BBC journalists are being schooled in how to cover science.
The report found the BBC remains prone to “over-rigid application of editorial guidelines on impartiality” that resulted in the news service giving “undue attention to marginal opinion.” The author of the report, Steve Jones, emeritus professor of Genetics at University College London, cited the existence of manmade climate change as an example.
Since the review began in 2010, nearly 200 BBC senior staff were sent to workshops to learn what it means to cover science impartially. “The key point the workshops tried to impart is that impartiality in science coverage does not simply lie in reflecting a wide range of views, which may result in a ‘false balance,'” the report said. “More crucially it depends on the varying degree of prominence such views should be given. In this respect, editorial decisions should be guided by where the scientific consensus might be found on any given topic, if it can in fact be determined.”
The Trust cautioned this does not mean critical opinion should be excluded: “The BBC has a duty to reflect the weight of scientific agreement but it should also reflect the existence of critical views appropriately. Audiences should be able to understand from the context and clarity of the BBC’s output what weight to give to critical voices.”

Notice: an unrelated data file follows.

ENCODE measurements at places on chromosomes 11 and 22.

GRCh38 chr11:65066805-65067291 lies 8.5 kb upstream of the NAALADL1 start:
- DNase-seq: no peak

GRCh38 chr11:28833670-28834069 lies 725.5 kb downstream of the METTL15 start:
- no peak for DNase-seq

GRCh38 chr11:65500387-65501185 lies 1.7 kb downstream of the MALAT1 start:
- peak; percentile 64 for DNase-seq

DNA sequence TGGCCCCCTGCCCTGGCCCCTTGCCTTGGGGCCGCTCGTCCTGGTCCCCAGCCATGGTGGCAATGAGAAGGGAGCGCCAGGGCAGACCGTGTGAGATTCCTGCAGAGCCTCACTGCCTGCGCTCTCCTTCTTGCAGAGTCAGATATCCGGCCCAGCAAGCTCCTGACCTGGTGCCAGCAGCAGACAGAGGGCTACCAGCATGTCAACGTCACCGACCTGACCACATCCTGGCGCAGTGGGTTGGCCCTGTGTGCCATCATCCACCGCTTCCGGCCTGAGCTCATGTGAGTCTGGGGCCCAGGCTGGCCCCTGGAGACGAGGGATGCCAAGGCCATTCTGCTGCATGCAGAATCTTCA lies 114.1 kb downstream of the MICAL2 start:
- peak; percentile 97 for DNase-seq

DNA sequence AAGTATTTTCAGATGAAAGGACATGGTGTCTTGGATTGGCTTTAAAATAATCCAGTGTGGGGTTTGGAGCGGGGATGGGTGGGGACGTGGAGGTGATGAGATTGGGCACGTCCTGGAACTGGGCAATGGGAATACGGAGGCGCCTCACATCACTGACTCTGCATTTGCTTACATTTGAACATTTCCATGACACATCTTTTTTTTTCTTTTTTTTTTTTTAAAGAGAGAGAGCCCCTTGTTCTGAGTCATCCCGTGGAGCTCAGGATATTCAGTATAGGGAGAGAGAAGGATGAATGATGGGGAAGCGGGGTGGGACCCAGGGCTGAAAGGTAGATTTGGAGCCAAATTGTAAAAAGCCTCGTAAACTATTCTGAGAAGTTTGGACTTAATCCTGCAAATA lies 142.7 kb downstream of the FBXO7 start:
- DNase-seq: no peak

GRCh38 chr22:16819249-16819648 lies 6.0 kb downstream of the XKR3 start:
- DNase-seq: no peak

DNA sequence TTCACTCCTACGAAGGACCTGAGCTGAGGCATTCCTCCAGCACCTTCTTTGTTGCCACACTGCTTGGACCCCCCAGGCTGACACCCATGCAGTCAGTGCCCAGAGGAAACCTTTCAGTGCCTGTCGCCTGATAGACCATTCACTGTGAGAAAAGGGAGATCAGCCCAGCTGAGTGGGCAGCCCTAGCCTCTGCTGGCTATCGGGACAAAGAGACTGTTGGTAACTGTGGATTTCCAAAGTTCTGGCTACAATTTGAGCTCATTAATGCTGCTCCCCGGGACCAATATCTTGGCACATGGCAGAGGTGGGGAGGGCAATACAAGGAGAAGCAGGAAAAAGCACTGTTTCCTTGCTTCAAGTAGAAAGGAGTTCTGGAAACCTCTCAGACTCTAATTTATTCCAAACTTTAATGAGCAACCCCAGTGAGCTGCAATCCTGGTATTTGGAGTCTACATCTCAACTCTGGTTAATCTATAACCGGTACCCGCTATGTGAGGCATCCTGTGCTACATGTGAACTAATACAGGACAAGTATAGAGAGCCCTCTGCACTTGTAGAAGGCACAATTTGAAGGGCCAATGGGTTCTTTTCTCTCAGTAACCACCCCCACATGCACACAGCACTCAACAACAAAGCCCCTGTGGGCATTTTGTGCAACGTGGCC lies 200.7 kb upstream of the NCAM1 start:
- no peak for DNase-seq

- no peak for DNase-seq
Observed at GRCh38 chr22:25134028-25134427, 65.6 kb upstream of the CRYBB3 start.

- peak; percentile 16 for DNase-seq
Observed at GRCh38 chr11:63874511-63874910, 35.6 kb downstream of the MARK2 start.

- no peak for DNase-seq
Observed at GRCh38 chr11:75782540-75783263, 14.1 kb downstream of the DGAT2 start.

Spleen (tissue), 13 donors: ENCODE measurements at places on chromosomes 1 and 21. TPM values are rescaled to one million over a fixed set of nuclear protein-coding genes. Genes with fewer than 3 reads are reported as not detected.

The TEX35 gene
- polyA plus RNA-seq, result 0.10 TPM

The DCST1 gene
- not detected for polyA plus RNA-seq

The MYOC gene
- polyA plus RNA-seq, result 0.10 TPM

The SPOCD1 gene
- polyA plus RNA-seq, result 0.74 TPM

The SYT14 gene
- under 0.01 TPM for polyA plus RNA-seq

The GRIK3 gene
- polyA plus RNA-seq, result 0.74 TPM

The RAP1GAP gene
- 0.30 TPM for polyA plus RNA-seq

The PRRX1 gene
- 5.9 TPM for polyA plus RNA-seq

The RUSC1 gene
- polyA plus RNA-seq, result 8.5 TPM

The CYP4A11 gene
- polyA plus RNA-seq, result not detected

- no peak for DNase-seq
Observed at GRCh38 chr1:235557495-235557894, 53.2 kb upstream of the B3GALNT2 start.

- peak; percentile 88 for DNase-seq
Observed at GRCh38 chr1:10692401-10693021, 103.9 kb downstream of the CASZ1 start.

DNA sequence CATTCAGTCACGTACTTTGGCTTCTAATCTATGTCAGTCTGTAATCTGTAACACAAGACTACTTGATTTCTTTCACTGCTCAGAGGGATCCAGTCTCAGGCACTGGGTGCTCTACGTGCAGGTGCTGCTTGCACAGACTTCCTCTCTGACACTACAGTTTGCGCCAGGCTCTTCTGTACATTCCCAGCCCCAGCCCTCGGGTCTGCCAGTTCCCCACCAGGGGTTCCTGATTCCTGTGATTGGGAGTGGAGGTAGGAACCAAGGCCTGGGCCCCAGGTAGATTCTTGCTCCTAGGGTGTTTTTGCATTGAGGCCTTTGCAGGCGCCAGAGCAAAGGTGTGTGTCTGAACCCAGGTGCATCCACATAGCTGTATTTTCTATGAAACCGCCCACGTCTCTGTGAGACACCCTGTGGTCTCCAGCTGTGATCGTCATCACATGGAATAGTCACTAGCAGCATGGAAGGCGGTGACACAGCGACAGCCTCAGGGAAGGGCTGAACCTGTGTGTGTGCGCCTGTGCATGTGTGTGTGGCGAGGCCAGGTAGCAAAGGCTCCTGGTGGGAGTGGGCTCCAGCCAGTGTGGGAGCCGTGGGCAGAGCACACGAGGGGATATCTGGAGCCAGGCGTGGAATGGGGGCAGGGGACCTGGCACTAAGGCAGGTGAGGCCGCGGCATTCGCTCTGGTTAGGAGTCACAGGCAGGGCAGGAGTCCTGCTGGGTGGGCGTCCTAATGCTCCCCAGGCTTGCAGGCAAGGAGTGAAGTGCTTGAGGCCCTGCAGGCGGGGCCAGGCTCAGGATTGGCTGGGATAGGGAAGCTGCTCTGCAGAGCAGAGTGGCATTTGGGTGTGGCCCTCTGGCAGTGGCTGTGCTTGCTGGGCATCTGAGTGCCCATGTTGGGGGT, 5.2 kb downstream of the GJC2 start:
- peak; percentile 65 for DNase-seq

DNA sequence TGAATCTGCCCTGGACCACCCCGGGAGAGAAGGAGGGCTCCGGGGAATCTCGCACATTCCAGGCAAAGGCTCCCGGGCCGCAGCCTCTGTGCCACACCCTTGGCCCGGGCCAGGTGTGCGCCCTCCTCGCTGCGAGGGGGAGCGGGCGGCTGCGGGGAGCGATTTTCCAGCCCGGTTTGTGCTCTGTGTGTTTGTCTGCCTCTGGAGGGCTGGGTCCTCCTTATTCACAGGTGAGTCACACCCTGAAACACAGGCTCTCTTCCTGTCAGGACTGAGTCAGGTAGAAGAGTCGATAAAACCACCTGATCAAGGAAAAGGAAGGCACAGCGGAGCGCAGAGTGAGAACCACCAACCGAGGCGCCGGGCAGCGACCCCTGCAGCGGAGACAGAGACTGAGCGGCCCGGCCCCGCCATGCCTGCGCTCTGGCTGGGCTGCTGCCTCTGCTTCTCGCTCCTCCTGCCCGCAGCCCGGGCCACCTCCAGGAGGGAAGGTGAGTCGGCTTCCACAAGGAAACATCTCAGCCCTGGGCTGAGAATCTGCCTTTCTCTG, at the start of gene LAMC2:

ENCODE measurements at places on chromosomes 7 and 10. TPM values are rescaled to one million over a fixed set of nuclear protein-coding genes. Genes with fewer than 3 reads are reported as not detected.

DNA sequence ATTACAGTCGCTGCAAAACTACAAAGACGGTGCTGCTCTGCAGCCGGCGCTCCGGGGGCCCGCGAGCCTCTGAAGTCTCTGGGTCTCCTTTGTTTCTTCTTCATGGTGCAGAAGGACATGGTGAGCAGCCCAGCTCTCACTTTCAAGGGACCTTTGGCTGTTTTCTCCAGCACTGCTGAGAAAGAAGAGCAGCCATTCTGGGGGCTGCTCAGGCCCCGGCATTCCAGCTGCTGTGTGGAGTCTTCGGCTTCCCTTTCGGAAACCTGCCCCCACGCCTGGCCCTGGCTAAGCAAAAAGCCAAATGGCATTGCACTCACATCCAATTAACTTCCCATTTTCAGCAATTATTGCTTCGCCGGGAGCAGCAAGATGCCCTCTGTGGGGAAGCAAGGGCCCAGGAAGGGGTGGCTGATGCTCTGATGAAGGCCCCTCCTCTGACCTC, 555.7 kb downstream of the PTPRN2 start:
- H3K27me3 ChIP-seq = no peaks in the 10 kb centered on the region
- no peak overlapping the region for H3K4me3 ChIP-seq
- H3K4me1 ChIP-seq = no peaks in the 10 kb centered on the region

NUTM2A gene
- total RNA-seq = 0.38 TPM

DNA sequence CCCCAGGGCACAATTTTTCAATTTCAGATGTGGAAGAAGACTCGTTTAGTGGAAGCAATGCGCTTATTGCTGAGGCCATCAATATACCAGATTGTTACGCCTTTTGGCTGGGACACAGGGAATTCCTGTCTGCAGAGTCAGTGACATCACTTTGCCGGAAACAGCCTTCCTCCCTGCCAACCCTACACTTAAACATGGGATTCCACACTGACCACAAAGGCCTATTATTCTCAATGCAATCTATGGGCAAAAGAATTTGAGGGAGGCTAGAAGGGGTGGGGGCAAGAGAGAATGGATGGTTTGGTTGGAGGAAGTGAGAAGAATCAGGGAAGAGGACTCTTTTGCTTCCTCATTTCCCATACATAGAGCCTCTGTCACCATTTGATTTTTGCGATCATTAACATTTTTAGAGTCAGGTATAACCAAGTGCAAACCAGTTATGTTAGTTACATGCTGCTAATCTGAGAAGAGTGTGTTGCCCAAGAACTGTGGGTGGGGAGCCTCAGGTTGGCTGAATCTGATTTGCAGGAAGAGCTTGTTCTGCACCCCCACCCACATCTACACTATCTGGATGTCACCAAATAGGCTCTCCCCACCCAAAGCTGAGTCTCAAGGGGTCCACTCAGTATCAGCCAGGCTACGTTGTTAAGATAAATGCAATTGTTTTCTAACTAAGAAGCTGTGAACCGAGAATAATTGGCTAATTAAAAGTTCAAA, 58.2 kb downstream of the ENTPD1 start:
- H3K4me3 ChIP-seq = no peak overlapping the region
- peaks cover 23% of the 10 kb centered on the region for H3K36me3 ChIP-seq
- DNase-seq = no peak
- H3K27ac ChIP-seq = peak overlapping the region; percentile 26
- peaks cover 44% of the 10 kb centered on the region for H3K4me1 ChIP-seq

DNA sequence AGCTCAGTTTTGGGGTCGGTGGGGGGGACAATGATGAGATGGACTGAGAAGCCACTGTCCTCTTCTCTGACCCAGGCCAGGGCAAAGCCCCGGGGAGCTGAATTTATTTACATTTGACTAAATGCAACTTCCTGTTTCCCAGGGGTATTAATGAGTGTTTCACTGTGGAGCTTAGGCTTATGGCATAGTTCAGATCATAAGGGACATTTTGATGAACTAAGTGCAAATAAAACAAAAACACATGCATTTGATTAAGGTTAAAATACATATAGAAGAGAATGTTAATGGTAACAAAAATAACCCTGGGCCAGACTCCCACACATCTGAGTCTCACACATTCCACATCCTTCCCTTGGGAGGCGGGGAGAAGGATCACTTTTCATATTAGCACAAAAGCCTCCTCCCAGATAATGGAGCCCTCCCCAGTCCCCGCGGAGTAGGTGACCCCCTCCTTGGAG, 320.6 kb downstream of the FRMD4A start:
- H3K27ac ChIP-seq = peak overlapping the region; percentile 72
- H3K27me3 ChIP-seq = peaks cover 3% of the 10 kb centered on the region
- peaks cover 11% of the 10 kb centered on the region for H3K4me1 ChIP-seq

Britain’s Parlaiment has also accused the BBC of misleading viewers about climate change by giving too much air time to unqualified sceptics. The BBC’s “Radio 4 Today” and “World at One” programs were singled out in a damning report published in April by Parlaiment’s science and technology select committee. “Given the high level of trust the public has in its coverage, it is disappointing that the BBC does not ensure all of its programmes and presenters reflect the actual state of climate science in its output,” committee chairman, Andrew Miller said in a statement at the time. “The Today programme and other BBC News teams continue to make mistakes in their coverage of climate science by giving opinions and scientific fact the same weight.”
The Telegraph noted: “The BBC’s determination to give a balanced view has seen it pit scientists arguing for climate change against far less qualified opponents such as Lord Lawson who heads a campaign group lobbying against the government’s climate change policies. Andrew Montford, who runs the Bishop Hill climate sceptic blog, former children’s television presenter Johnny Ball and Bob Carter, a retired Australian geologist, are among the other climate sceptics that have appeared on the BBC.”
Update: After the story was published, the BBC said in a statement that it “is committed to impartial and balanced coverage of climate change. Furthermore we accept that there is broad scientific agreement on the issue and reflect this accordingly. Across our programmes the number of scientists and academics who support the mainstream view far outweighs those who disagree with it. We do however on occasion offer space to dissenting voices where appropriate as part of the BBC’s overall commitment to impartiality.”